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I'm trying to understand TCP right now. In the header there is "Window Size" which to my understand is the maximum amount of data that can be sent at once. My question: How does the server know how much data it can send? If I understand it correctly, the only information the server gets from the client is the ACK number that says "Package Received". Or is there more? Do I miss something?

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The Window Size field in the TCP packet header is the number of bytes the sender will buffer for the response. Basically, during the handshake each side will say how large its receive window is. That is, the Window Size field in a packet sent by the client, tells the server how much data the client can receive and thus how much the server can send before the client would need to drop packets. Symmetrically for the packets the server sends to the client. See the flow control section for details on how the window size changes. Of course, see the relevant RFCs for the authoritative recommendations.

As far as how the initial receive window is calculated, this is based on local resources and policies. Clearly, the initial receive window shouldn't be set to be larger than the amount of buffer memory you have. For a specific connection, larger is better for throughput if packets aren't being dropped, but larger packets are more likely to be dropped and when they are dropped require more data to be resent. RFC3390 presents a recommendation for what the initial receive window size should be assuming local resource limitations aren't a concern. This link describes what the Linux 2.6 kernel did (at least for RedHat distributions), though it may be out of date.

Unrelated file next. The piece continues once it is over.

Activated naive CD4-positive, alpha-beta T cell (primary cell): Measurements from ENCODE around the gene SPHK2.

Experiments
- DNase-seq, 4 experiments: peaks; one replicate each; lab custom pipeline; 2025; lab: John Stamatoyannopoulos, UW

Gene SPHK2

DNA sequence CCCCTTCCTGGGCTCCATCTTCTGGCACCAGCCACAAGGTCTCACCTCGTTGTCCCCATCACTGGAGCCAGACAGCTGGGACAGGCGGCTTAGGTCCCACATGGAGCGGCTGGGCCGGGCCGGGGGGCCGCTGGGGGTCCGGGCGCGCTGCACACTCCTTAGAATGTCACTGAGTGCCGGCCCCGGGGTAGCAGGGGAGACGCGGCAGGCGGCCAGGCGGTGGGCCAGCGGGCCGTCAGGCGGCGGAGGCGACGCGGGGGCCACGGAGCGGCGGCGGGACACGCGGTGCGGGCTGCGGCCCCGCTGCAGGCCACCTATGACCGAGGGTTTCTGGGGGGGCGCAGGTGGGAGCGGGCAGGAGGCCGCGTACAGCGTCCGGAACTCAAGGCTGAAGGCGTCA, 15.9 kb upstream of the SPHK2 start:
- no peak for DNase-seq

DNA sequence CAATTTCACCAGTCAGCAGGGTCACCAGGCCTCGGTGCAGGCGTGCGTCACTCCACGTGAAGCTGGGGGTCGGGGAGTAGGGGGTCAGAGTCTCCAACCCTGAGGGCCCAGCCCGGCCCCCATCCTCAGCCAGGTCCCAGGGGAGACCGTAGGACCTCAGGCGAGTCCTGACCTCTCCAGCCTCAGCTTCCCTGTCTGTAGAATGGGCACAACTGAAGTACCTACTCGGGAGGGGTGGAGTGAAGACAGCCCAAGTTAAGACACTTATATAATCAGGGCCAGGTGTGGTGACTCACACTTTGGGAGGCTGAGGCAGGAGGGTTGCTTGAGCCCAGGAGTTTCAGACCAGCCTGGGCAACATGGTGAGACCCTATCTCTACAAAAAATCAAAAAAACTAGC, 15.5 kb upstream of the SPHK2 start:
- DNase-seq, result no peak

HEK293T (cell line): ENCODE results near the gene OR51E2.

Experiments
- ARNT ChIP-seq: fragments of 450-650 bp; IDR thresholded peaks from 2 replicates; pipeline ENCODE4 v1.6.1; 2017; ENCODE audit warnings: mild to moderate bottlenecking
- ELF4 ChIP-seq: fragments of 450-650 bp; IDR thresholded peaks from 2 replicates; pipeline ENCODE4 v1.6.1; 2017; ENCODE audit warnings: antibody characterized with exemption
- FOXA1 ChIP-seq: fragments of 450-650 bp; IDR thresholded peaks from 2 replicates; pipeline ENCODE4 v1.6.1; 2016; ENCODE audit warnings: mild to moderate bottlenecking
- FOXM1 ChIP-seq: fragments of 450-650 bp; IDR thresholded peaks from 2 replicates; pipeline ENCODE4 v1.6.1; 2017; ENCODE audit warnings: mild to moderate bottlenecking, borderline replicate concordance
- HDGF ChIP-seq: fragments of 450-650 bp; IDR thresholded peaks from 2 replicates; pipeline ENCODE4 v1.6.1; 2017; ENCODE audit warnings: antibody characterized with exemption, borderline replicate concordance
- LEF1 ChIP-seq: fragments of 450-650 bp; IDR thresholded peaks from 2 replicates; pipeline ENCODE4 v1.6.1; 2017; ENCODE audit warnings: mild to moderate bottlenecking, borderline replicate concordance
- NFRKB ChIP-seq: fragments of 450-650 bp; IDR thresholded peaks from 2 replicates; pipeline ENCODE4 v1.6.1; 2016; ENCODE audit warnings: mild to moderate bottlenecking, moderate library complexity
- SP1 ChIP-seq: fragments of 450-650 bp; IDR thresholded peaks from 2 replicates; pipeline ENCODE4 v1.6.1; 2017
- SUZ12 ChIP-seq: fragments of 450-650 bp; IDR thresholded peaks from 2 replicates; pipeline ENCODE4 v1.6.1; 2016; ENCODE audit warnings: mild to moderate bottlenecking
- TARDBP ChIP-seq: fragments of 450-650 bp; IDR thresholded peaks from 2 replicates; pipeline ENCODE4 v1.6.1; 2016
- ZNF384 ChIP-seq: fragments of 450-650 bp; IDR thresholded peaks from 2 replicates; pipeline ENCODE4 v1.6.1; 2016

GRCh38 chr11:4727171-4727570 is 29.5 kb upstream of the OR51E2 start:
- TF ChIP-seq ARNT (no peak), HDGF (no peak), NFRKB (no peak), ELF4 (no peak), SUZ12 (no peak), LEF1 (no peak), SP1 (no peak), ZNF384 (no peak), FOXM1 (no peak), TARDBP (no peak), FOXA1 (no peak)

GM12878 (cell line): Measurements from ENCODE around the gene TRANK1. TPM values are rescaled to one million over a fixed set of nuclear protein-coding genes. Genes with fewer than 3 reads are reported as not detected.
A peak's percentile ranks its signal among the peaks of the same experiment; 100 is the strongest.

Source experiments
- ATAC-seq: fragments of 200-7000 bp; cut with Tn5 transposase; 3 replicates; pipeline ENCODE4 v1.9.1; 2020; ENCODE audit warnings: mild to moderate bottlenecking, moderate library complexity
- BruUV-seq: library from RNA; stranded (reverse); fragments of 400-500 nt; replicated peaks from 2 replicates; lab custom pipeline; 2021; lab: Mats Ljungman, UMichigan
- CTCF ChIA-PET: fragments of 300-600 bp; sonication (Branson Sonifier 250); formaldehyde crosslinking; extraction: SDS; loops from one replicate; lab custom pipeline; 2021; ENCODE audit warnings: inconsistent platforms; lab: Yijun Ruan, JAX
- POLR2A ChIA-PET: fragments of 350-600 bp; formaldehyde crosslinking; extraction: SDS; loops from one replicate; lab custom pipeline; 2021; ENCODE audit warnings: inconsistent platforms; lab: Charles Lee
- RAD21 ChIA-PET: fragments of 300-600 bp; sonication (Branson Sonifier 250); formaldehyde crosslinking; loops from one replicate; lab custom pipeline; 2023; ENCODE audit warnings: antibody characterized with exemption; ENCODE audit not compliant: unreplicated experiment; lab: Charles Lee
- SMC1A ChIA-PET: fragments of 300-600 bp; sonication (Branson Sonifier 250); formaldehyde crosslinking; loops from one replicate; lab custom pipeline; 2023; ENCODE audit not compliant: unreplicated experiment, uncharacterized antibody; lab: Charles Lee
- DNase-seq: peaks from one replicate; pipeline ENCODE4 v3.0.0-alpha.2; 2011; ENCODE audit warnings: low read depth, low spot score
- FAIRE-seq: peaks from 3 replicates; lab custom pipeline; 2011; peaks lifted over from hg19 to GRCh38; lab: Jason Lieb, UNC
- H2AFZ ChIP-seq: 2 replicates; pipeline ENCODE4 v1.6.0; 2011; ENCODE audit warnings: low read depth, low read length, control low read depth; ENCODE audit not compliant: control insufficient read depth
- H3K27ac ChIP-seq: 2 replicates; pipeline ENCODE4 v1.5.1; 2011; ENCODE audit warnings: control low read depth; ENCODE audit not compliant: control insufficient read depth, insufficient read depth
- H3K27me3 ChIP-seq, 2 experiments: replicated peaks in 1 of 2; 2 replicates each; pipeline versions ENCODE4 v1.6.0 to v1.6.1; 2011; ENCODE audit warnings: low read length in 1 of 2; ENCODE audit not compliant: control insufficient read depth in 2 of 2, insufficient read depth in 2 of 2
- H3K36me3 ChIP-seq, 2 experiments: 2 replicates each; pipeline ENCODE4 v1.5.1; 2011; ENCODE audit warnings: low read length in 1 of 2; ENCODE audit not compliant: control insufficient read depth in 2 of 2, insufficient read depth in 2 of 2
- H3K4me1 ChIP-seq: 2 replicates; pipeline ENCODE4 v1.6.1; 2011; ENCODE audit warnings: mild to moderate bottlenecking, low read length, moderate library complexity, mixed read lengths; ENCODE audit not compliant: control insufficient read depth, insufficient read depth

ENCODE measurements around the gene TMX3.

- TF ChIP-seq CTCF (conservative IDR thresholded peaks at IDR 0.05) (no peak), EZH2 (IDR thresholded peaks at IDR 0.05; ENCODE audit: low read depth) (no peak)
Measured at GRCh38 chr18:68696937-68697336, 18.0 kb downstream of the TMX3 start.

There is a different thing called the congestion window which each host may maintain itself as an estimate for how much data it can reliably send. This isn't communicated since it's unlikely there's anything the receiving end can do about it as it may well be intermediate nodes in the network that are limiting the rate. Again, this is an estimate and many variations of TCP are due to different strategies to estimate this value. Hosts don't have to agree on these congestion control algorithms for TCP to work.

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